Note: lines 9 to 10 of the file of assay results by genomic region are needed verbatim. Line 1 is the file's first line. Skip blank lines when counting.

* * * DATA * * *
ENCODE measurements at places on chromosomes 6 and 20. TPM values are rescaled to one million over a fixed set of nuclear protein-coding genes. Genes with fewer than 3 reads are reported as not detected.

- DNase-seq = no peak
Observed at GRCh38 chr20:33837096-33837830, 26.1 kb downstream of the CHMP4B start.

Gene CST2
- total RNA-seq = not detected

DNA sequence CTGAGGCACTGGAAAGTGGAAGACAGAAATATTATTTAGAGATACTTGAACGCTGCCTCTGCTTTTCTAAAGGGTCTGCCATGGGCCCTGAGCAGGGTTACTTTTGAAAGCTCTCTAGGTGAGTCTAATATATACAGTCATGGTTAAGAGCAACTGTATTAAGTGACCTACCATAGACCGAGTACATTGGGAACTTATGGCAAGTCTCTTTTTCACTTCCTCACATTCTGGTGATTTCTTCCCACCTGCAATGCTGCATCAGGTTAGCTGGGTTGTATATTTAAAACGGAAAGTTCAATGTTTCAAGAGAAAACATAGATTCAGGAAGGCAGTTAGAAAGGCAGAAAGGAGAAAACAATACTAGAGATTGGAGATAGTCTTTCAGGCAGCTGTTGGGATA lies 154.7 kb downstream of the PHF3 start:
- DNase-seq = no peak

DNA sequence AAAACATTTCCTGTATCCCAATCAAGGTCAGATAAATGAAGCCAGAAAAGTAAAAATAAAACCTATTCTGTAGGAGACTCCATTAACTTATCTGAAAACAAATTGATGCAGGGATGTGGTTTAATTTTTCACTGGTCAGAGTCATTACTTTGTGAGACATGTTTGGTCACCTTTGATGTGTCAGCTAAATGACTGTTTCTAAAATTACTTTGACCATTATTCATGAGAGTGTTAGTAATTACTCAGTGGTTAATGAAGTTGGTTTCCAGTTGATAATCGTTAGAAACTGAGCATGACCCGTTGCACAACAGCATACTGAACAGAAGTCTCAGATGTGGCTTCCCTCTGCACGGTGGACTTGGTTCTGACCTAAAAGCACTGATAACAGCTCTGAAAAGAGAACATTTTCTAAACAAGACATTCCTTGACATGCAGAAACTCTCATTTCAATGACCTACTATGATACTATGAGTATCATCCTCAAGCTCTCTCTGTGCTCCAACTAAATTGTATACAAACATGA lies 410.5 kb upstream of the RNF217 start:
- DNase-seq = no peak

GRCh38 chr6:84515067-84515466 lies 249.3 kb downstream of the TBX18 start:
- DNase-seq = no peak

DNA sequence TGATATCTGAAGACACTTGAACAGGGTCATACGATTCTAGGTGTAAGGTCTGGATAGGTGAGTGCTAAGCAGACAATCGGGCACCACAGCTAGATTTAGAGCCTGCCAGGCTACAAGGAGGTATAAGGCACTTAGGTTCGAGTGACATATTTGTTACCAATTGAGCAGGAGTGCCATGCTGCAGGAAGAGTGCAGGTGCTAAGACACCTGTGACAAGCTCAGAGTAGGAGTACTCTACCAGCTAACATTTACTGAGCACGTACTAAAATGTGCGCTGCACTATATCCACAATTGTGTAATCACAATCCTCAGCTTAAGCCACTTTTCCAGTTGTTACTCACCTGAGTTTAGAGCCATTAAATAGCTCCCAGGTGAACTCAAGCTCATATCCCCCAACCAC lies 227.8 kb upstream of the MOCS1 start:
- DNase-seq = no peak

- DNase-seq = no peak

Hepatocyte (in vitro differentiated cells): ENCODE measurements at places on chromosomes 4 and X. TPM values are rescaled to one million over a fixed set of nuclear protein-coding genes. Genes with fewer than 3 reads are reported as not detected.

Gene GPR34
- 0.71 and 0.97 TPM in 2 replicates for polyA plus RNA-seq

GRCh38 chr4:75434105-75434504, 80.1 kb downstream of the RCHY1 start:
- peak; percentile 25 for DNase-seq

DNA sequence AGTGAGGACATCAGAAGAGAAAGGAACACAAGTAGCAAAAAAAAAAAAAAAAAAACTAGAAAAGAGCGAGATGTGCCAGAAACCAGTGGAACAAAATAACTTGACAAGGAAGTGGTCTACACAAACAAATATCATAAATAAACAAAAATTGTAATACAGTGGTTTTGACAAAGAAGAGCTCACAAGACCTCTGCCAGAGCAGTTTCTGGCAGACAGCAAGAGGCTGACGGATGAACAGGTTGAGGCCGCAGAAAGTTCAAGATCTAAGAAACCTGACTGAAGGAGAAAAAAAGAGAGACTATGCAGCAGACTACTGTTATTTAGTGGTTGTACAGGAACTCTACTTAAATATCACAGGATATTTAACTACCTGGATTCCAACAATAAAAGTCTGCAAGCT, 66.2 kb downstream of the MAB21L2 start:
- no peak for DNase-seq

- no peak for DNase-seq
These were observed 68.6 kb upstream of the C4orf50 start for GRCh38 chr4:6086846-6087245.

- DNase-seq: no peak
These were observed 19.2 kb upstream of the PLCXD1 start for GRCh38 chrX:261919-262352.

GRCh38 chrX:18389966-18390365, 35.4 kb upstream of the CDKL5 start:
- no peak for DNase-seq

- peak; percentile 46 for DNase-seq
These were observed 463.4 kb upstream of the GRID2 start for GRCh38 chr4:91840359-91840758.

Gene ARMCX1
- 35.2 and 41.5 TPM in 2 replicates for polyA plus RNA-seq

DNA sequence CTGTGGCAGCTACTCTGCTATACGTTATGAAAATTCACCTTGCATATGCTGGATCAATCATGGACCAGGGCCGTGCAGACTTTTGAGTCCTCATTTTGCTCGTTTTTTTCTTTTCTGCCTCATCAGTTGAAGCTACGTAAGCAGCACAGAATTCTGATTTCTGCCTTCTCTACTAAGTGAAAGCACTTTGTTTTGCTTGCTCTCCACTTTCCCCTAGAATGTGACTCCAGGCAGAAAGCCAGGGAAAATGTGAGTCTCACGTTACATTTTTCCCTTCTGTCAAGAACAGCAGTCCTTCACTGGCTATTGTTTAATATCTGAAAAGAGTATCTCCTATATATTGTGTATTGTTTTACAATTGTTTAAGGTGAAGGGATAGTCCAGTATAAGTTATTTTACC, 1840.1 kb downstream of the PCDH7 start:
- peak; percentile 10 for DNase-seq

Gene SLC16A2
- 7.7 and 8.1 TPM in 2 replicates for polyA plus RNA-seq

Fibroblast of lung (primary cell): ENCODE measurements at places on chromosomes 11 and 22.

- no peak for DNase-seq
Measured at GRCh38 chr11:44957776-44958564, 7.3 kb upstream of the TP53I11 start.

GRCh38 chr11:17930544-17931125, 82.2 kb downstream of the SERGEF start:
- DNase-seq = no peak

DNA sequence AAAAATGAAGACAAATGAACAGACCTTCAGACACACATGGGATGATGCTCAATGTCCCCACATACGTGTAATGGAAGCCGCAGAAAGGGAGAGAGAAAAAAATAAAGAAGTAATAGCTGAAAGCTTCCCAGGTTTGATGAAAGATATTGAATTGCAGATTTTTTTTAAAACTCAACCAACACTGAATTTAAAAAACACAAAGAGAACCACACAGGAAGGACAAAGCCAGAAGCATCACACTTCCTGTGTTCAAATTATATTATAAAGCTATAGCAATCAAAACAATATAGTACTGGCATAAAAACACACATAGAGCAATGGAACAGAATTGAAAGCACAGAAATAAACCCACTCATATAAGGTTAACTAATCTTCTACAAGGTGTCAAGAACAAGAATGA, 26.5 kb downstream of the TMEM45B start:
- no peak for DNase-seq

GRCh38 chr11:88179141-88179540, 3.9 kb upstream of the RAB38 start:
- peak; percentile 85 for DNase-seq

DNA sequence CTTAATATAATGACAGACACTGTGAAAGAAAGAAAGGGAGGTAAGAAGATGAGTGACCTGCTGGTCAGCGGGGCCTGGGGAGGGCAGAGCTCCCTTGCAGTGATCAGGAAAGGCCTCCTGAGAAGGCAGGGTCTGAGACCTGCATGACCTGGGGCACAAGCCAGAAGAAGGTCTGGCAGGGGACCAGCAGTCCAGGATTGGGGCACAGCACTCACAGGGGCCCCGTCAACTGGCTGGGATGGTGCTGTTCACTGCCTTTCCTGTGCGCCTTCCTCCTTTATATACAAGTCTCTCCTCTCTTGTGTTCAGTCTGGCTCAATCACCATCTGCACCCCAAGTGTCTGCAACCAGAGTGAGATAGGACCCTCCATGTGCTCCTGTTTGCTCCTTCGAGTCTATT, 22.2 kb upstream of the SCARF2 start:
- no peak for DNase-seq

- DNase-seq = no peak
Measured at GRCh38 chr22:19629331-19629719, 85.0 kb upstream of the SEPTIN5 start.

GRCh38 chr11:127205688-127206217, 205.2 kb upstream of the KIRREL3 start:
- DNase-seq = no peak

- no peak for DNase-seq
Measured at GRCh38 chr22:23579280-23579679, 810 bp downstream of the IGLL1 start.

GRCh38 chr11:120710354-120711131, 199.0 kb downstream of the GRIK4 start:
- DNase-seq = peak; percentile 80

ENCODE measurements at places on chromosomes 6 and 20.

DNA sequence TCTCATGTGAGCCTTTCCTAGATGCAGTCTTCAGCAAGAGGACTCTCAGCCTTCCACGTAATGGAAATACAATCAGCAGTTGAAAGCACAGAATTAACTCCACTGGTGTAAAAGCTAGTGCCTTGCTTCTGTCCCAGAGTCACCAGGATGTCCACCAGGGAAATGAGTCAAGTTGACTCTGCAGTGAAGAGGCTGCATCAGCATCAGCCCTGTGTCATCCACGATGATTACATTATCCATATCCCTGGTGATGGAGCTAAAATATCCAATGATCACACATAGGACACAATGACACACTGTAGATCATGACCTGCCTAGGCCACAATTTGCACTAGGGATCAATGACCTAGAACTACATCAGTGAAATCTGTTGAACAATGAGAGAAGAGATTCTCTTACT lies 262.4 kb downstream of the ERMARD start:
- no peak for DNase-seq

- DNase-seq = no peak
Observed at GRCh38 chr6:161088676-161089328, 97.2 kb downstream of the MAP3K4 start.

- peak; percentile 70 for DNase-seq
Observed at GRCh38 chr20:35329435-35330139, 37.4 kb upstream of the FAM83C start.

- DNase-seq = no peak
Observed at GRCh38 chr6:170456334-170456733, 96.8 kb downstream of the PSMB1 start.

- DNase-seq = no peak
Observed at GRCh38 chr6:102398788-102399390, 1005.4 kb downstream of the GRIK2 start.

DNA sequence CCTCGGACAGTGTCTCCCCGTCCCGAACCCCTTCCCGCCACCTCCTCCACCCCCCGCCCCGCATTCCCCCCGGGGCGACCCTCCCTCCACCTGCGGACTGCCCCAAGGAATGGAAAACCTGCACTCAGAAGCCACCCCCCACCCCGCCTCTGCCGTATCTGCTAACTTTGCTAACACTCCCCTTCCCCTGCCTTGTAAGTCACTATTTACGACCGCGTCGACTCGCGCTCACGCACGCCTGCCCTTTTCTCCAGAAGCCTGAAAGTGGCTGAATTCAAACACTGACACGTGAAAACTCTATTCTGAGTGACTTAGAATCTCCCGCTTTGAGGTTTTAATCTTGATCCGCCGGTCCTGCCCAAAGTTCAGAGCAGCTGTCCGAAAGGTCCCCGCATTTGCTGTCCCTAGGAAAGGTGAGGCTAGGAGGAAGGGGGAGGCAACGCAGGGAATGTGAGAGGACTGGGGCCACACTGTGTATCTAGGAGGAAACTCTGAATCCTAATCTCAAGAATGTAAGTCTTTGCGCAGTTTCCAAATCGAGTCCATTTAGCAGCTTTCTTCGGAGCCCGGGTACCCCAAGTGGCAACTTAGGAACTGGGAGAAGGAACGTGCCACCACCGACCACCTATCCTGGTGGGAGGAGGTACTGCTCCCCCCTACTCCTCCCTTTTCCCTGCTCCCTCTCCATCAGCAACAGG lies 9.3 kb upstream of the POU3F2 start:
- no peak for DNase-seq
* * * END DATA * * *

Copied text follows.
- DNase-seq = no peak

GRCh38 chr6:84515067-84515466 lies 249.3 kb downstream of the TBX18 start: